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Phone-Jamming Records Point to White House

Phone Records in Court Show People in Election Phone Jamming Called White House

By LARRY MARGASAK

WASHINGTON Apr 11, 2006 (AP)— Republican officials describe the two-dozen calls to the White House around Election Day 2002 as normal conversations about a close Senate race in New Hampshire.

Democrats have suggested in a court filing that another subject was discussed: a GOP scheme that jammed phone lines to keep state Democrats from being encouraged to vote.

The phone-jamming operation has led to three federal convictions and a pending indictment. Prosecutors have not raised questions in court about the White House conversations but records of the calls were available to them as criminal court exhibits.

The records show that Republican campaign operative James Tobin, who recently was convicted in the case, made two dozen calls to the White House within a three-day period around Election Day 2002 as the jamming operation was finalized, carried out and then abruptly shut down.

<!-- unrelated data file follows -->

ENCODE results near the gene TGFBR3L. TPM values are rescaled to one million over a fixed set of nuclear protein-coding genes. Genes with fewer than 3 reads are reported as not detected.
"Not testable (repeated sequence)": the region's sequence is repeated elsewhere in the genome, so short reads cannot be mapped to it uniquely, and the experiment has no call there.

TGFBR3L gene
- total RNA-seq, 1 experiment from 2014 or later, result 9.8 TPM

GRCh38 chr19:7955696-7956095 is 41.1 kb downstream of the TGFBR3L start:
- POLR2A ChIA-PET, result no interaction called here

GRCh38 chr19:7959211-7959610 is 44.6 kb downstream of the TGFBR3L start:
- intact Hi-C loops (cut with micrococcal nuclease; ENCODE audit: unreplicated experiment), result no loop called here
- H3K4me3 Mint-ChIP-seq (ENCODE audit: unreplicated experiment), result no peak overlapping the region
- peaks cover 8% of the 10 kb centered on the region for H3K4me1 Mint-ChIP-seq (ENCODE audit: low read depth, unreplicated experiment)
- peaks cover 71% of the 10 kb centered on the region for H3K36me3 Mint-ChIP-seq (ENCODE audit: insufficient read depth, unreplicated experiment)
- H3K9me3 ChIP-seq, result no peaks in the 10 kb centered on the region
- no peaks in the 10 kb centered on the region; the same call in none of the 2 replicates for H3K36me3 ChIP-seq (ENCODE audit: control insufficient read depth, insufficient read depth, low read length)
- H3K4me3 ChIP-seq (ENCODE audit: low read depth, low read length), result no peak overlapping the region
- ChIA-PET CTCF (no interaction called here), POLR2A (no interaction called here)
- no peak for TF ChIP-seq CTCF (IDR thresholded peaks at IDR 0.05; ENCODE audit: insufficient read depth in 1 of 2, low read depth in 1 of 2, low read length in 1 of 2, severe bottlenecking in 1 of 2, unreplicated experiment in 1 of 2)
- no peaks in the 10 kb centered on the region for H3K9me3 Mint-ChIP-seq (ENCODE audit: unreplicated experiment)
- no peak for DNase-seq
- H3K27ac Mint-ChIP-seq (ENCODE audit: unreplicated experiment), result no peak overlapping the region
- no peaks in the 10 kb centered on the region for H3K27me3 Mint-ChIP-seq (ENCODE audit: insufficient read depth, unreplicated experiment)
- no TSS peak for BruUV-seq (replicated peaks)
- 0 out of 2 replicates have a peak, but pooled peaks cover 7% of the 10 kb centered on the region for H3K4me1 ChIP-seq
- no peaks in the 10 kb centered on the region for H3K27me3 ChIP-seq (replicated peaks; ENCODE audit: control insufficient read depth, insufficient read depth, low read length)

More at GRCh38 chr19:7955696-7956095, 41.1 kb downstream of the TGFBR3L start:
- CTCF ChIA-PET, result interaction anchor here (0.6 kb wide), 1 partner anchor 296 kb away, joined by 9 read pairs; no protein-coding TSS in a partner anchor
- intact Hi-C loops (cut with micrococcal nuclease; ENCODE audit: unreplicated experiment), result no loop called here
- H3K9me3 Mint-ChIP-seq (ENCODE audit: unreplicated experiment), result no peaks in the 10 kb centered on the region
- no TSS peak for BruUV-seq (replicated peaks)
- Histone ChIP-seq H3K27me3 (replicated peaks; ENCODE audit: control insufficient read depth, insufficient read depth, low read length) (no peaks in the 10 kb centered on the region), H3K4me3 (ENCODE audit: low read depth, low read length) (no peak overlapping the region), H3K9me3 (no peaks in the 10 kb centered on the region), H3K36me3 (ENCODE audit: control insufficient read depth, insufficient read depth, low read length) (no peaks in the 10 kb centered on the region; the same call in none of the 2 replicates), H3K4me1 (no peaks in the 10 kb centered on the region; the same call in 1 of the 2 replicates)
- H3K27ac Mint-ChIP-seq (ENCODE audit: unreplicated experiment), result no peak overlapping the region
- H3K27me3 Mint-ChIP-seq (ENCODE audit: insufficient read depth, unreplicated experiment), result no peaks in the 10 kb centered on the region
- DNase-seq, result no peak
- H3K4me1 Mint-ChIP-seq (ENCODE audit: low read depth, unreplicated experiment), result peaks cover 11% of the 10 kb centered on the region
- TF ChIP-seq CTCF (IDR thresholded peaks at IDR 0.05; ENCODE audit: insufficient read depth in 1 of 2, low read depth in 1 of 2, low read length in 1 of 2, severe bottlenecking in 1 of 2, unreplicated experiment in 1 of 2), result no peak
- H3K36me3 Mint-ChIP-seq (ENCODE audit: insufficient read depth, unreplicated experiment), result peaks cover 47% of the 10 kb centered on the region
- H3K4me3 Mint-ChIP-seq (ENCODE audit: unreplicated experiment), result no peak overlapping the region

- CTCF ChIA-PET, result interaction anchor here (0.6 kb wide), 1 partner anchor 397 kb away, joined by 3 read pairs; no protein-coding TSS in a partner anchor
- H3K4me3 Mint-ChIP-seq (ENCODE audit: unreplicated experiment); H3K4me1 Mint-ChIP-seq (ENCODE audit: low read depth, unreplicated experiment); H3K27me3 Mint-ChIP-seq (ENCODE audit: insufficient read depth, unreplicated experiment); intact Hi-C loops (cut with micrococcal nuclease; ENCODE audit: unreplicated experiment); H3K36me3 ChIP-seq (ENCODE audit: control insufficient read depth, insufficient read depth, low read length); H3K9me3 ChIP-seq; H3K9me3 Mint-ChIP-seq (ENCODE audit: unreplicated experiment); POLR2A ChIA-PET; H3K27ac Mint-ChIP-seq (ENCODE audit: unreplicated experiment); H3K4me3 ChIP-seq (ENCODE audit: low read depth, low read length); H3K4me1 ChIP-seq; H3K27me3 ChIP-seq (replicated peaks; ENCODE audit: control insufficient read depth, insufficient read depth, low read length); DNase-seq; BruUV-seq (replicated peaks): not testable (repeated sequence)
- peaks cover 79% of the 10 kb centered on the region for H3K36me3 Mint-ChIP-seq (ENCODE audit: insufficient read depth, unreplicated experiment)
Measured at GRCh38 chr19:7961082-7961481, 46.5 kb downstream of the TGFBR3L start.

The national Republican Party, which paid millions in legal bills to defend Tobin, says it was "preposterous" to suggest the calls involved phone jamming.

Democrats have filed a motion asking a federal judge to order GOP and White House officials to answer questions about the phone jamming. The filing is part of the Democrats' civil lawsuit that alleges Republican voter fraud and seeks monetary damages.

Repeated hang-up calls that jammed telephone lines at a Democratic get-out-the-vote center occurred in the race that brought victory to GOP Sen. John Sununu. He defeated Democrat Jeanne Shaheen, 51 percent to 46 percent, on Nov. 5, 2002.

Besides the conviction of Tobin, the Republicans' New England regional director, prosecutors negotiated two plea bargains: one with a New Hampshire Republican Party official and another with the owner of a telemarketing firm involved in the scheme. The owner of the subcontractor firm whose employees made the hang-up calls is under indictment.

The phone records show that most calls to the White House were from Tobin, who became President Bush's presidential campaign chairman for the New England region in 2004. Other calls from New Hampshire senatorial campaign offices to the White House could have been made by a number of people.

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